- I hope to spend several months next year in Australia (more later, hopefully) – developing ontologies and semantics with Nico Adams.
- And we have just submitted a proposal to JISC for Open Bibliography 2 and should hear in a few days.
- And a whole host of new things in the Open Knowledge Foundation.
I personally believe that awards should look to the future as well as the past and I hope this gives some indication that the Skolnik award gives new impetus and hopefully new collaborators.
There are some special facets relating to the American Chemical Society who have honoured us. Readers of this blog may get the impression that I am “anti-ACS”. I am not (or I would not be a member and not be accepting this award). I owe my involvement in chemical informatics to superb workshops and publications run by the ACS in the 1970′s. They convinced me to go into informatics in the pharma industry. Their consistent support of informatics over at least 4 decades (and much longer if we count Chemical Abstracts) has been outstanding in science. But change is needed.
I believe that much of the future depends on “trusted” organizations and among these are universities, government and their organs, museums, libraries, scholarly societies/ scientific unions. None are perfect, but they are the best we have (“Indeed, it has been said that democracy is the worst form of government except all those other forms that have been tried from time to time.” http://en.wikiquote.org/wiki/Winston_Churchill). So with the learned societies. They are democratic in structure and they are the best we have (unfettered capitalism, as practised by some scholarly publishers, is not an attractive self-regulating alternative). Part of my role, I believe, is to help show ways forward for some aspects of learned societies. I believe that some of the opinions in this blog have influenced scholarly organizations.
The problem with large learned societies is that they can become corporate-like where decisions are taken for purely market reasons rather than the good of the society and its role. The ACS is not unique in this – it seems to happen in many disciplines (including bibliography). There is a size beyond which an organization is in danger of losing its roots and values. And the larger an organization the slower it is to react to anything. We thus have tensions along several axes:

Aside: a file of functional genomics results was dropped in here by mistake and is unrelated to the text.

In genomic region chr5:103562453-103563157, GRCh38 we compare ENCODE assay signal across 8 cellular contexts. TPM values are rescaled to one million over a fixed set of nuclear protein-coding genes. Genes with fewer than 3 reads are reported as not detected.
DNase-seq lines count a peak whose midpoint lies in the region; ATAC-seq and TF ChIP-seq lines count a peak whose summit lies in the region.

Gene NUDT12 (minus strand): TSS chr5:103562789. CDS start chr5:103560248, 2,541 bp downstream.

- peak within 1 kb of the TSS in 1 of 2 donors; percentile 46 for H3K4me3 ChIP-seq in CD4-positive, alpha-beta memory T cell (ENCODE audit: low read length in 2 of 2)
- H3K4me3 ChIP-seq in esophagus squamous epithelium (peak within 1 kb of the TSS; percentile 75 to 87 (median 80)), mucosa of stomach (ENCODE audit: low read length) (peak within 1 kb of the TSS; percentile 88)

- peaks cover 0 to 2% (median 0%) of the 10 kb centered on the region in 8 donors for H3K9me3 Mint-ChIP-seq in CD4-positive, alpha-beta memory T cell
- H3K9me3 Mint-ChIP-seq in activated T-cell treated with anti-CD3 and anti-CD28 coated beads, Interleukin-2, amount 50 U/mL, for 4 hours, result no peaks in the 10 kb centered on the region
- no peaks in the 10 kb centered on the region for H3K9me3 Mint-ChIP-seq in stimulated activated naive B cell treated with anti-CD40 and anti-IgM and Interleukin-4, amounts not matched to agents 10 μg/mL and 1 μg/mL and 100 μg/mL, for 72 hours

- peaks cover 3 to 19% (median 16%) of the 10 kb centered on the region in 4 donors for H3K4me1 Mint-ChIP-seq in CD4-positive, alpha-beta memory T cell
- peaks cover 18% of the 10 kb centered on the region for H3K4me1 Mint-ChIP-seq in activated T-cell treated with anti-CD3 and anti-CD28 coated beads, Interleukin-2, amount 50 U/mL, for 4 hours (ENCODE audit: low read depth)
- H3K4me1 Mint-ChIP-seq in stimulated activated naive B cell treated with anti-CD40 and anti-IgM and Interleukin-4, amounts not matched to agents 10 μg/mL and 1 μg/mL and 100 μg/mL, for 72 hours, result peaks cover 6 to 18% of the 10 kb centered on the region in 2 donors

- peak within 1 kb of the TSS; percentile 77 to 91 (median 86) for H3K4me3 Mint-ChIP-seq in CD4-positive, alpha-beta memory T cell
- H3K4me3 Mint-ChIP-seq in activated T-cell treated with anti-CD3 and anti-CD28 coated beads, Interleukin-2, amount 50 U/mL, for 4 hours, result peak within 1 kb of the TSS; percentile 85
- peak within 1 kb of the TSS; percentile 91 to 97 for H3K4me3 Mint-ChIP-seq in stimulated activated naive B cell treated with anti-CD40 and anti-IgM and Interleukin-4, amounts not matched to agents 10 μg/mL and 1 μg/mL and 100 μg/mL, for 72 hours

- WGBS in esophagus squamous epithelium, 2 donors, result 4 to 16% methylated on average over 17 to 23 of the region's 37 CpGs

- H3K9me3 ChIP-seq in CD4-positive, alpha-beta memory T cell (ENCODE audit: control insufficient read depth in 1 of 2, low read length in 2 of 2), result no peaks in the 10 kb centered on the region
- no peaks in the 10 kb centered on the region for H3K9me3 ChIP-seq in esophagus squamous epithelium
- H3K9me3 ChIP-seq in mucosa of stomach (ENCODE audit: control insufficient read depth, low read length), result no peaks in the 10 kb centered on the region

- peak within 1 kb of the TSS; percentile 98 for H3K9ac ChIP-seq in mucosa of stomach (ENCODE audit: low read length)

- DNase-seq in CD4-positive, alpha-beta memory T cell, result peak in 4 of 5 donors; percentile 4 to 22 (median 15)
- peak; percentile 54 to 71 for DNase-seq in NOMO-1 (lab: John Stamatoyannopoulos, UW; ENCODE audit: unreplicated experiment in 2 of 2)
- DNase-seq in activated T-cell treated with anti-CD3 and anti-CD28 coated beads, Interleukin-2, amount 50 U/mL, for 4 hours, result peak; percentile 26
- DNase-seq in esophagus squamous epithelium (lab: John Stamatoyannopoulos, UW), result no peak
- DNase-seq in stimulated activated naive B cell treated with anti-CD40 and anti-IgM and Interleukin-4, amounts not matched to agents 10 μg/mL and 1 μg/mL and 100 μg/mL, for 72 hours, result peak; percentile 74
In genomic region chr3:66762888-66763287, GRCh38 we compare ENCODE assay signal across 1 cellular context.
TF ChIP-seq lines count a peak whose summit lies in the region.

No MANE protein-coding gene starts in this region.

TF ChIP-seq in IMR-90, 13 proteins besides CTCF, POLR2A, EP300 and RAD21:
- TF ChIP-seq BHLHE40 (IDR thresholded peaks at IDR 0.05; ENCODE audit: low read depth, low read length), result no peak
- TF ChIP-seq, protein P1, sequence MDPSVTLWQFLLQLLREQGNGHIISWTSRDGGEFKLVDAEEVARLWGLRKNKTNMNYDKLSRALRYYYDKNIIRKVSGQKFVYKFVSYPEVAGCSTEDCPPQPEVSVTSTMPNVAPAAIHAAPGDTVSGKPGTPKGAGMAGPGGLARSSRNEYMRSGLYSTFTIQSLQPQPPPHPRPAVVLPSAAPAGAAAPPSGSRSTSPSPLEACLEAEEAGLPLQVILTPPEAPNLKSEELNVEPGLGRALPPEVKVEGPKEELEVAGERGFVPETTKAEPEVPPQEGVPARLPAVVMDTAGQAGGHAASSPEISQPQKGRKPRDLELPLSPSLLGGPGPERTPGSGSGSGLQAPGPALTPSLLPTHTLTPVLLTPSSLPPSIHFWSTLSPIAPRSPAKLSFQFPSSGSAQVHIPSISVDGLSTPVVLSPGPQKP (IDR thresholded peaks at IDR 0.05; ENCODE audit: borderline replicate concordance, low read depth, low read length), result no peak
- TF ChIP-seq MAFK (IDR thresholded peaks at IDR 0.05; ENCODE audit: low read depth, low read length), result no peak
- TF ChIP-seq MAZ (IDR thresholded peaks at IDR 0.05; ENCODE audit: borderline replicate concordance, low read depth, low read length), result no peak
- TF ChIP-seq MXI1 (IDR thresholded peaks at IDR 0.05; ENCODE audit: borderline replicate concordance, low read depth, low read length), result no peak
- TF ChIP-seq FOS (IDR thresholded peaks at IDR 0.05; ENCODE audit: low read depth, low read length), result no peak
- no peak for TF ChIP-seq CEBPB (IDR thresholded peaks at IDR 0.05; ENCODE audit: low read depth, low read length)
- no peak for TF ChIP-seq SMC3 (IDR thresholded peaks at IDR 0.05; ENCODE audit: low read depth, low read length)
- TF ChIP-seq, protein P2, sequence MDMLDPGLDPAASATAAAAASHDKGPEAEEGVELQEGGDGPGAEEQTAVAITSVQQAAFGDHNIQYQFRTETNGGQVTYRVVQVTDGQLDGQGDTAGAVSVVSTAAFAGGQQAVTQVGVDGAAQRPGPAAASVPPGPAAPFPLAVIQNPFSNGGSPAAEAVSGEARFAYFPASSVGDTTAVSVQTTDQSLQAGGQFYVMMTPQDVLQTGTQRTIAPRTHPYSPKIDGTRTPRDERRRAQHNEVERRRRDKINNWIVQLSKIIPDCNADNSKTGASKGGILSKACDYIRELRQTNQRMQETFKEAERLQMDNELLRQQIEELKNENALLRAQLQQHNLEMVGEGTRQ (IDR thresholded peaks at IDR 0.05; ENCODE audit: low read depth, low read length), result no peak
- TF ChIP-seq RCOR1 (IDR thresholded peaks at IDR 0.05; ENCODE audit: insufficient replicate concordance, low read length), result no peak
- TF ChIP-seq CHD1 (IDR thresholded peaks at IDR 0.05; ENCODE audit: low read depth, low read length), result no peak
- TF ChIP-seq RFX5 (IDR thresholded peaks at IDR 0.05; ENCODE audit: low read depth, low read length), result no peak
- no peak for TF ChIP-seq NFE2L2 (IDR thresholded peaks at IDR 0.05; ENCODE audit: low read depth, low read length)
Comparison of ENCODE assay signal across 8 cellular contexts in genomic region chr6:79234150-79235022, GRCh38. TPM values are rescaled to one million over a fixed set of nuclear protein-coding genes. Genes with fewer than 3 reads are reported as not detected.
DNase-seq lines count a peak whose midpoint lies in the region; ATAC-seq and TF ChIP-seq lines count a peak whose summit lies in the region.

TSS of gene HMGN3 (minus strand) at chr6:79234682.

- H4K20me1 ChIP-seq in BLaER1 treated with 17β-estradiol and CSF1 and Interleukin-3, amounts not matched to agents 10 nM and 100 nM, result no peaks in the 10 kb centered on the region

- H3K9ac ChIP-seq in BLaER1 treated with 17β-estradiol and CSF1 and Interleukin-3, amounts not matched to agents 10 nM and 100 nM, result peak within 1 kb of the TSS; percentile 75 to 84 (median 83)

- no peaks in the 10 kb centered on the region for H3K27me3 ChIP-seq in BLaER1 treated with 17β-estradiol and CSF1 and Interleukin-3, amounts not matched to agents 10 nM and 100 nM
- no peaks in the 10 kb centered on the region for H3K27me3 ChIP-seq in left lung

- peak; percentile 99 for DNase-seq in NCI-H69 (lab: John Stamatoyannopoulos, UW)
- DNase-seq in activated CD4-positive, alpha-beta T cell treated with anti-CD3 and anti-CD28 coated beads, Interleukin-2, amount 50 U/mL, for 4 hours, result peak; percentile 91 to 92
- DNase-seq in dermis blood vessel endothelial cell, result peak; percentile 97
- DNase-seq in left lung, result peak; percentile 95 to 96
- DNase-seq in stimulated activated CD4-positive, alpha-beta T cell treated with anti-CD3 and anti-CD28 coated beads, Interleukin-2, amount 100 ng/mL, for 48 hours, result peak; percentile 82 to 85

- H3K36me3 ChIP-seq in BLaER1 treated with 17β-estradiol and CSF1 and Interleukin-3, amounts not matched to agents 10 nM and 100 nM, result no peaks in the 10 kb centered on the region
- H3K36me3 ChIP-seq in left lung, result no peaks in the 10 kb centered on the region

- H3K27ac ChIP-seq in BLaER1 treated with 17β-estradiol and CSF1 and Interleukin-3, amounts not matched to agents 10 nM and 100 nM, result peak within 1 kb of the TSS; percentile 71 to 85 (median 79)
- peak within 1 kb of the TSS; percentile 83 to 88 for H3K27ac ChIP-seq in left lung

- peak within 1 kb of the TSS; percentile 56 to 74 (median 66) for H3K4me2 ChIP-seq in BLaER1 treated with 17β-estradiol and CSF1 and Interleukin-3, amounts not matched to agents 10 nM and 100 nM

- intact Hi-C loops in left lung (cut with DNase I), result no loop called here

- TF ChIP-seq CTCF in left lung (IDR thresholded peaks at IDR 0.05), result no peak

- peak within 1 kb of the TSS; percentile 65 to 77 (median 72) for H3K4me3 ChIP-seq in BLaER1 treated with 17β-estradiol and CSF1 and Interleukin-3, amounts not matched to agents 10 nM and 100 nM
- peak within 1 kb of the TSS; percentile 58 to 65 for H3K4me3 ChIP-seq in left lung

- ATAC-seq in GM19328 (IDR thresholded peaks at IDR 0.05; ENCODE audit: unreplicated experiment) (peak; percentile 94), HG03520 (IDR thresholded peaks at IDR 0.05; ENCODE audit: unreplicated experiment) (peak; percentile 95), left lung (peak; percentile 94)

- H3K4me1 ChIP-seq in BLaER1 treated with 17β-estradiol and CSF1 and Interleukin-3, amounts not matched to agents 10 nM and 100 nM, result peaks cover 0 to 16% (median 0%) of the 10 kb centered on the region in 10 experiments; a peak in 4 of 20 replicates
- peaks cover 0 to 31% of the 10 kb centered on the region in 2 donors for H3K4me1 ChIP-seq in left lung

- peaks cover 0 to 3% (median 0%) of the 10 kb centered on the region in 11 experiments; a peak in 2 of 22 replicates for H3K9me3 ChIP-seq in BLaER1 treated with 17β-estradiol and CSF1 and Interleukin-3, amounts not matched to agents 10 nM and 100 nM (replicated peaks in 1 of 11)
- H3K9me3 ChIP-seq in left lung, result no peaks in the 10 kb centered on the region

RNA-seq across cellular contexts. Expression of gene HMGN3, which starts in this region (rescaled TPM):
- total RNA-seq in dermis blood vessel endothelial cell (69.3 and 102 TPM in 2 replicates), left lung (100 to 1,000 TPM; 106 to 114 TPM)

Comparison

- Publishing and competition. As I have blogged, I think scholarly publishing is broken. It fosters local undemocratic monopolies. It is one of the weirdest markets there is – there are no conventional market forces and no elasticity. The customers have agreed to work in a system that severely disadvantages them. The problem is that modern scholarly publishing tends to corrupt including corrupting scholarly organizations.
- Commercial interests. I am not an anti-capitalist, but capitalism per se does not promote the ethics that I would like to see in scholarship. Chemistry has a very large commercial base, and this cannot overrule scholarly interests.
- Web democracy. The web has opened new ideas of democracy and participation. These will not disappear. Yes, I am a web-idealist and I have seen ideals slip away over two decades but we are currently fighting for our democratic information future. The scholarly societies must recognize and build on this or they will continue to be riven by this tension.
Things are happening in at least the last 3 that offer hope. We are seeing pharma companies raising the pre-competitive level. The ideas of Open Source Drug Discovery in a commercial setting. Could we hope for “Open Source” scholarly publishing?
Henry and I have the opportunity to run the Skolnik symposium on Aug 21st 2012 in Philadelphia. We want the form and content of this to reflect the work that we and others have done. It’s also a chance to get new ideas displayed and promoted. This is not a travelling award with a lecture but if people are interested in my visiting them I have a somewhat flexible diary.